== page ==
As a liberal democracy, New Zealand needed to make its position plainer.

“When an armed mob incited by the sitting president takes over Capitol Hill, the democratic institutions, then it’s important we don’t tiptoe around this and we are very clear.”

The events in Washington affected New Zealand, because the US helped set up international institutions such as the United Nations and the World Trade Organisation which the country depended on. These organisations helped maintain world order but had been seriously undermined during the Trump presidency although the outlook was much better with Joe Biden’s succession.

While Trump is now facing isolation in the White House with Facebook and Twitter bans it would be better for him to be removed from power, Professor Patman said.

Trump has now indicated he will accept an orderly transfer of power so perhaps some heat was going out of the situation.

“But I do think we as a country need to be very clear where we stand on this situation… Most Americans are utterly appalled and ashamed by what’s happened and they’ll be looking for solidarity from other democracies around the world.”

‘Disregard for a legacy’

The attack on Capitol Hill is being described as the most shocking development seen in internal US politics since the Civil War.

Waikato University Professor of political science, Dan Zirker, told Morning Report the actions of the president have been unexpected, but not entirely surprising.

“When it got this close to the end of his term, I had assumed that something like this would not happen. It’s an absolute disregard for a legacy.

“He is willing to do anything to maintain power and that is quite unexpected.”

Trump has direct responsibility – US academic

US President-elect Joe Biden says yesterday was “one of the darkest days” in the nation’s history and that many had seen it coming.

Professor of law at Cornell University in New York Jens Yens Ohlin agrees, saying everyone saw it coming because Trump has laid the groundwork with his false claims about the election being stolen from him. It was then topped off with the rally that Trump spoke at before his supporters invaded Capitol Hill.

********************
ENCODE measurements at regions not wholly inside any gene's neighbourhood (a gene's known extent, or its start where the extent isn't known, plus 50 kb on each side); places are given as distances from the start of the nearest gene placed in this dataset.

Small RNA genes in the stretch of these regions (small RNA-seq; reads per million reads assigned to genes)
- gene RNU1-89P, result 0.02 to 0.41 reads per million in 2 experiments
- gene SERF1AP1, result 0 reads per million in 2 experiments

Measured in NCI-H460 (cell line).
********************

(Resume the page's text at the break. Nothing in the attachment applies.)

“I think everything that we saw yesterday was the logical culmination in that campaign of disinformation and then also, in a much more specific sense, what happened was the direct result of the speeches that Trump and [Rudi] Giuliani gave at that political rally.”

Trump has a direct responsibility for what happened, he told them to go to the Capitol, he urged them not to take no for an answer and not to show any weakness and demand that he be installed for another term, Professor Yens Ohlin told Morning Report.

Giuliani was even more explicit, referring to “a trial by conflict” to settle the election dispute which was a call for violence.

“It’s pretty clear the cause and effect here.”

The best way for Trump to be held accountable would be for the Republicans to dump him, whether by invoking the 25th Amendment to remove him from office or else impeachment which would make it clear Congress held him responsible. This could happen even after Trump leaves office and make it impossible for him to hold federal office again.

“I think that impeachment is also a relevant way for Congress to clearly state that this behaviour was absolutely unacceptable.”

It would also be better if Cabinet members did not resign so that the 25th Amendment could be looked at as an option.

There needed to be a federal investigation by the Justice Department looking at the criminal actions of those who invaded Capitol Hill and the police response, Professor Yens Ohlin said.

“I would be surprised if they don’t look at the political rally and the speeches that were made and whether or not there is some criminal responsibility for Trump and Giuliani and others who spoke at that rally.”

Ardern should not 'tiptoe' around Trump's culpability